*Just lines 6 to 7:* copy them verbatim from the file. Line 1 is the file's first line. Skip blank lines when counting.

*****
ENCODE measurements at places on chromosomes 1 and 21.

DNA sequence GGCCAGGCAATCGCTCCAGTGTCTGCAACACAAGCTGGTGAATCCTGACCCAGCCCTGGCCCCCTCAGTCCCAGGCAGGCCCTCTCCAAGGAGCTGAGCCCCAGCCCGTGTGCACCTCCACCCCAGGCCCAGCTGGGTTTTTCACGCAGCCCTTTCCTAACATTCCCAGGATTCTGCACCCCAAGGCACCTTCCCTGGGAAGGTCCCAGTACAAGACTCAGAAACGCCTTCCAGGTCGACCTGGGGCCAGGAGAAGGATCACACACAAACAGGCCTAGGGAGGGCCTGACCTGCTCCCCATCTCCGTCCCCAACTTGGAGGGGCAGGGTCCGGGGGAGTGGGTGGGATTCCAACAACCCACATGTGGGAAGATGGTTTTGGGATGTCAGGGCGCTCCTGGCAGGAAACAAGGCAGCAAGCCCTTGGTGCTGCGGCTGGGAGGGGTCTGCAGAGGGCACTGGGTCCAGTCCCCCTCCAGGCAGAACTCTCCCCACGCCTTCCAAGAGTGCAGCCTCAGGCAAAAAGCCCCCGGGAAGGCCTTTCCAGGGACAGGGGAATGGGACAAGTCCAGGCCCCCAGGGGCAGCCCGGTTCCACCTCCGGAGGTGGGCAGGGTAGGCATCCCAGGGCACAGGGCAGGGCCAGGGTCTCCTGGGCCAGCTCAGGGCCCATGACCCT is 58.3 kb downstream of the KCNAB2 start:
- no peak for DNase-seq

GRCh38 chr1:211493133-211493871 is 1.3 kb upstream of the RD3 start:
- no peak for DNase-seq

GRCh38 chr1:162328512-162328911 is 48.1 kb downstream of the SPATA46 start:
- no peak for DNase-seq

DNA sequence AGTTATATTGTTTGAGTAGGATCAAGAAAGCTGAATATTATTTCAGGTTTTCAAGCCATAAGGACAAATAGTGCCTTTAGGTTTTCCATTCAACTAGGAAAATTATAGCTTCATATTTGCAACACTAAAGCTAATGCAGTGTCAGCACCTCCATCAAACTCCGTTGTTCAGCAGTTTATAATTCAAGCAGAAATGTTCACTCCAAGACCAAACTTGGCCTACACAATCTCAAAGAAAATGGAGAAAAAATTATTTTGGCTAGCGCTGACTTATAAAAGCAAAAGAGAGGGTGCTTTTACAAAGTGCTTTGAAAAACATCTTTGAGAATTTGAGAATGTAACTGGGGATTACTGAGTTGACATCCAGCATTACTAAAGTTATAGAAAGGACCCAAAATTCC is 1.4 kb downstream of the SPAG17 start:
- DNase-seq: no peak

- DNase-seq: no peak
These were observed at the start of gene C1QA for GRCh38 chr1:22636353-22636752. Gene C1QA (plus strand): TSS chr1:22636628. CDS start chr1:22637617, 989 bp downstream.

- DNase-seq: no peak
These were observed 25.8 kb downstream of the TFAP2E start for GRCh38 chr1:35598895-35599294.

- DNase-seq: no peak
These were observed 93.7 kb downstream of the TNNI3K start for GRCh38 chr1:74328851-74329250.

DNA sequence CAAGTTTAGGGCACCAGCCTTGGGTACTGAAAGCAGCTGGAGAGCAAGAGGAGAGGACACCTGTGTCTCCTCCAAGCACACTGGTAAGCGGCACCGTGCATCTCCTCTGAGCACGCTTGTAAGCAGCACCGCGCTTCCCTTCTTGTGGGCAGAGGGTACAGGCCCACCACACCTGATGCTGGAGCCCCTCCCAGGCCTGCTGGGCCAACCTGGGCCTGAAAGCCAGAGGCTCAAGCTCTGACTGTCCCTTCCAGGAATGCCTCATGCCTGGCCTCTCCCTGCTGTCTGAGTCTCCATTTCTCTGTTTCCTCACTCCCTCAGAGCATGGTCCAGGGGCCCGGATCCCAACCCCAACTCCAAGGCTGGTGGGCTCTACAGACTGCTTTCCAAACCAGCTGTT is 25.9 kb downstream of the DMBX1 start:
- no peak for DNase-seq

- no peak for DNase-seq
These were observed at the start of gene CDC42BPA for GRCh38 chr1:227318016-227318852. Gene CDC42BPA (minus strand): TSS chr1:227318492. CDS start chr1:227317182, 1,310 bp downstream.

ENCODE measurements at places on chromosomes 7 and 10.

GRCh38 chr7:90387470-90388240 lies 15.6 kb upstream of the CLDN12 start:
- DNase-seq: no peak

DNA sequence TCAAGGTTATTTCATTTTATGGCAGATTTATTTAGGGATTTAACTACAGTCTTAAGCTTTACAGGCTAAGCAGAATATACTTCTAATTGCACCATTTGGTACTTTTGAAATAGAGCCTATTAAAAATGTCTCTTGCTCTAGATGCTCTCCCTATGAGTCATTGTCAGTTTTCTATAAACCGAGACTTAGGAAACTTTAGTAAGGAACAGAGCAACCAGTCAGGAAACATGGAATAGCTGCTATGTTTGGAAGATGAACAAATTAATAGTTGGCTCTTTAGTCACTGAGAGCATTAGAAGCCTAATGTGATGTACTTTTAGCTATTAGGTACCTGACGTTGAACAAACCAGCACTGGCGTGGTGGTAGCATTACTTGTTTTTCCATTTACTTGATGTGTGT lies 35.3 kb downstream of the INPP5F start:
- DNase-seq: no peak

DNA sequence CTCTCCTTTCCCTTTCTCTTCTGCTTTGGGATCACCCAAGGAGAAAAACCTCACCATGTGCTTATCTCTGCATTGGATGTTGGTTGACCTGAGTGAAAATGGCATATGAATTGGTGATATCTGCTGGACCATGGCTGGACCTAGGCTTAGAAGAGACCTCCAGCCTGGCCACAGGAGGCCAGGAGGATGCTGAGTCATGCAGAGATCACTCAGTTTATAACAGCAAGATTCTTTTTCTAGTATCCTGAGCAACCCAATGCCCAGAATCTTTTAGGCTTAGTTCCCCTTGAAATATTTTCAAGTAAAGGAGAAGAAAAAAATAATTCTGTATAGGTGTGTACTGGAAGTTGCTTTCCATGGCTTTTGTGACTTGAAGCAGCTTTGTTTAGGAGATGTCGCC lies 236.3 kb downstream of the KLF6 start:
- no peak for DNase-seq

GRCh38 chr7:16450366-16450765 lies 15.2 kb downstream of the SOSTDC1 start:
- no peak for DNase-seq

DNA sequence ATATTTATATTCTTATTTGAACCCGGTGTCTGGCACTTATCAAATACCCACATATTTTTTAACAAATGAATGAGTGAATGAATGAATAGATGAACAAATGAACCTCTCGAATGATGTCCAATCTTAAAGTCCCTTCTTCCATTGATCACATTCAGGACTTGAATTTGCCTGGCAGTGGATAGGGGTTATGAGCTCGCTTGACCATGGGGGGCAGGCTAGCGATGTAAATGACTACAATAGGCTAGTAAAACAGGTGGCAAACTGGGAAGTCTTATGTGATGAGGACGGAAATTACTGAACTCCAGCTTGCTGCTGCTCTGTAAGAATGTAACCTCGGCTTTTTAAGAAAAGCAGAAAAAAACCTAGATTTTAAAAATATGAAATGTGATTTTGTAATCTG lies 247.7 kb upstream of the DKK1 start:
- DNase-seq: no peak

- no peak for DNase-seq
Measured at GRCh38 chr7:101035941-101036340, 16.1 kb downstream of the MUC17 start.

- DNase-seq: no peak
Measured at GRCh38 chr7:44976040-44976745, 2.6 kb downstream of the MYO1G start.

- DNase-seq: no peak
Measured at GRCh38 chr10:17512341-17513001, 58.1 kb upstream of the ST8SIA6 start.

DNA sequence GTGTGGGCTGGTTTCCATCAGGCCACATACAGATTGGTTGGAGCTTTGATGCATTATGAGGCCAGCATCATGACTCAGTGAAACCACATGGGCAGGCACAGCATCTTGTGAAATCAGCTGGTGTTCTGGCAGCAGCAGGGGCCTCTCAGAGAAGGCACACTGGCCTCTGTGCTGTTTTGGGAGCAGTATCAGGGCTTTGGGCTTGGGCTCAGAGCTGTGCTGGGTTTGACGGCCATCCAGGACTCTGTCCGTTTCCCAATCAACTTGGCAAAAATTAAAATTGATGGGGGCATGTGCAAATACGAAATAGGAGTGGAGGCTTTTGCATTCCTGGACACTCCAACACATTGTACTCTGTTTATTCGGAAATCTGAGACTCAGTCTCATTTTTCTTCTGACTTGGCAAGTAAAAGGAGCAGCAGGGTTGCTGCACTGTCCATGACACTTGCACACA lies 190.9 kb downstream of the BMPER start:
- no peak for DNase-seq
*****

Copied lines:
GRCh38 chr1:162328512-162328911 is 48.1 kb downstream of the SPATA46 start:
- no peak for DNase-seq